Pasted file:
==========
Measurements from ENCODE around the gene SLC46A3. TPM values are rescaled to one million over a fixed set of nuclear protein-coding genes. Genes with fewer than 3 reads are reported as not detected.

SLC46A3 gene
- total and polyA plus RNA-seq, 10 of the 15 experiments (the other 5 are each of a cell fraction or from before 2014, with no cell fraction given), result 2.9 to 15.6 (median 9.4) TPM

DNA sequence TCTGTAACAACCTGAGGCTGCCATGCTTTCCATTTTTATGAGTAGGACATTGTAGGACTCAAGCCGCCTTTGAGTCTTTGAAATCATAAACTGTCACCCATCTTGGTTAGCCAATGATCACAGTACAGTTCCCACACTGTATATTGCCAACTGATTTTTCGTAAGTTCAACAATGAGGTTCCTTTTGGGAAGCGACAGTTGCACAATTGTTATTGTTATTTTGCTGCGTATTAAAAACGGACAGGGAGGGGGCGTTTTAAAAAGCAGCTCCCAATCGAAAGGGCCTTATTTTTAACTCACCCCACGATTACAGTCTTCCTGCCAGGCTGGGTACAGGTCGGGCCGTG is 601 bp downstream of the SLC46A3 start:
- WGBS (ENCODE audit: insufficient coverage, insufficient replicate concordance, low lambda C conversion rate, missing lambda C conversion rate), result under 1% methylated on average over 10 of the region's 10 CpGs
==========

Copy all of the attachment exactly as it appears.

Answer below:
Measurements from ENCODE around the gene SLC46A3. TPM values are rescaled to one million over a fixed set of nuclear protein-coding genes. Genes with fewer than 3 reads are reported as not detected.

SLC46A3 gene
- total and polyA plus RNA-seq, 10 of the 15 experiments (the other 5 are each of a cell fraction or from before 2014, with no cell fraction given), result 2.9 to 15.6 (median 9.4) TPM

DNA sequence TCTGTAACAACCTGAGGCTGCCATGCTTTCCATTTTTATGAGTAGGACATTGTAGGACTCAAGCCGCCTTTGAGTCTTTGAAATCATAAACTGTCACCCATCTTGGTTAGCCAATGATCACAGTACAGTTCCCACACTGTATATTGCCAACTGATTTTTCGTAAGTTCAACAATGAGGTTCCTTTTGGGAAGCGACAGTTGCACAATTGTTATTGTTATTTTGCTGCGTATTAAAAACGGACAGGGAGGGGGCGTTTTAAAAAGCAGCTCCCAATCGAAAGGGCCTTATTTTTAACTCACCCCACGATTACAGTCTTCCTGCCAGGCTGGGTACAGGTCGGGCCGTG is 601 bp downstream of the SLC46A3 start:
- WGBS (ENCODE audit: insufficient coverage, insufficient replicate concordance, low lambda C conversion rate, missing lambda C conversion rate), result under 1% methylated on average over 10 of the region's 10 CpGs